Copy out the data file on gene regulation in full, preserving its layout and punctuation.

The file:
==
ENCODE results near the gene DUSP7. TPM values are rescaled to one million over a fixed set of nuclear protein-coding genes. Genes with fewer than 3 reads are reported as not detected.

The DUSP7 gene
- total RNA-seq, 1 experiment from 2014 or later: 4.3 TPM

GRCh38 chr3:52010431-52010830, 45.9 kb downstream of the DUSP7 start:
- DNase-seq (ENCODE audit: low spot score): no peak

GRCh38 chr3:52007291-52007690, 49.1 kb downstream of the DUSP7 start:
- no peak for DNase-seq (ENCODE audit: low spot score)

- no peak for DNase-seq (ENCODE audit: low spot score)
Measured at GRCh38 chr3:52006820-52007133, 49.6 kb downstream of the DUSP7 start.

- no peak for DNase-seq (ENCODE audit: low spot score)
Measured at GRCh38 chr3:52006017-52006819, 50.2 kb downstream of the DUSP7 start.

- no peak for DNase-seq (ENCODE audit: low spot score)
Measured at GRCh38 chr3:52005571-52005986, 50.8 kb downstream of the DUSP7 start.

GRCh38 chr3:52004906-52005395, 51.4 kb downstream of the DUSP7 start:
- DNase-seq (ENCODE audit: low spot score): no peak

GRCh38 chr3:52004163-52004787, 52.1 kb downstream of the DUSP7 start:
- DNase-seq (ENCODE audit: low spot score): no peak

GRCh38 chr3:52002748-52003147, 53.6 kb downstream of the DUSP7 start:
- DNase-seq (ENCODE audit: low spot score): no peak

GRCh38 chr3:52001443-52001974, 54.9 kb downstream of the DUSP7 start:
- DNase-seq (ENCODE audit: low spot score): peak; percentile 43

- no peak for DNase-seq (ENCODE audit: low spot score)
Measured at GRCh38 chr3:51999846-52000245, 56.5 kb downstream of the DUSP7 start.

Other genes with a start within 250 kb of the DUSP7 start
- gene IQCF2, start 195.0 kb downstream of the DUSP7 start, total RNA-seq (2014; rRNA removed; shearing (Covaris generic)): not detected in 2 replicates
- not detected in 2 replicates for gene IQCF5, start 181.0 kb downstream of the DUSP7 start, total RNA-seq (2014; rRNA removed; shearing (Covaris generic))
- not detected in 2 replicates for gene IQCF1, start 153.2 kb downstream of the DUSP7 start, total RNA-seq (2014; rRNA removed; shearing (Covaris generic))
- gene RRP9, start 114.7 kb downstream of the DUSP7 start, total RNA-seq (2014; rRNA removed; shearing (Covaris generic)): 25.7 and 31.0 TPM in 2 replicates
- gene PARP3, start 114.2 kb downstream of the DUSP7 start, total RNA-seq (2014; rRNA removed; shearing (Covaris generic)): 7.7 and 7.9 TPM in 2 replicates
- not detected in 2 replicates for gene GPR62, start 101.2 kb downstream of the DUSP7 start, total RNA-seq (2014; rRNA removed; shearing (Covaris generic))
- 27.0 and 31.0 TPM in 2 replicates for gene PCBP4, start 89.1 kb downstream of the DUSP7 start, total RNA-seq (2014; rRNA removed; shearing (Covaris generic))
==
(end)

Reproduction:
ENCODE results near the gene DUSP7. TPM values are rescaled to one million over a fixed set of nuclear protein-coding genes. Genes with fewer than 3 reads are reported as not detected.

The DUSP7 gene
- total RNA-seq, 1 experiment from 2014 or later: 4.3 TPM

GRCh38 chr3:52010431-52010830, 45.9 kb downstream of the DUSP7 start:
- DNase-seq (ENCODE audit: low spot score): no peak

GRCh38 chr3:52007291-52007690, 49.1 kb downstream of the DUSP7 start:
- no peak for DNase-seq (ENCODE audit: low spot score)

- no peak for DNase-seq (ENCODE audit: low spot score)
Measured at GRCh38 chr3:52006820-52007133, 49.6 kb downstream of the DUSP7 start.

- no peak for DNase-seq (ENCODE audit: low spot score)
Measured at GRCh38 chr3:52006017-52006819, 50.2 kb downstream of the DUSP7 start.

- no peak for DNase-seq (ENCODE audit: low spot score)
Measured at GRCh38 chr3:52005571-52005986, 50.8 kb downstream of the DUSP7 start.

GRCh38 chr3:52004906-52005395, 51.4 kb downstream of the DUSP7 start:
- DNase-seq (ENCODE audit: low spot score): no peak

GRCh38 chr3:52004163-52004787, 52.1 kb downstream of the DUSP7 start:
- DNase-seq (ENCODE audit: low spot score): no peak

GRCh38 chr3:52002748-52003147, 53.6 kb downstream of the DUSP7 start:
- DNase-seq (ENCODE audit: low spot score): no peak

GRCh38 chr3:52001443-52001974, 54.9 kb downstream of the DUSP7 start:
- DNase-seq (ENCODE audit: low spot score): peak; percentile 43

- no peak for DNase-seq (ENCODE audit: low spot score)
Measured at GRCh38 chr3:51999846-52000245, 56.5 kb downstream of the DUSP7 start.

Other genes with a start within 250 kb of the DUSP7 start
- gene IQCF2, start 195.0 kb downstream of the DUSP7 start, total RNA-seq (2014; rRNA removed; shearing (Covaris generic)): not detected in 2 replicates
- not detected in 2 replicates for gene IQCF5, start 181.0 kb downstream of the DUSP7 start, total RNA-seq (2014; rRNA removed; shearing (Covaris generic))
- not detected in 2 replicates for gene IQCF1, start 153.2 kb downstream of the DUSP7 start, total RNA-seq (2014; rRNA removed; shearing (Covaris generic))
- gene RRP9, start 114.7 kb downstream of the DUSP7 start, total RNA-seq (2014; rRNA removed; shearing (Covaris generic)): 25.7 and 31.0 TPM in 2 replicates
- gene PARP3, start 114.2 kb downstream of the DUSP7 start, total RNA-seq (2014; rRNA removed; shearing (Covaris generic)): 7.7 and 7.9 TPM in 2 replicates
- not detected in 2 replicates for gene GPR62, start 101.2 kb downstream of the DUSP7 start, total RNA-seq (2014; rRNA removed; shearing (Covaris generic))
- 27.0 and 31.0 TPM in 2 replicates for gene PCBP4, start 89.1 kb downstream of the DUSP7 start, total RNA-seq (2014; rRNA removed; shearing (Covaris generic))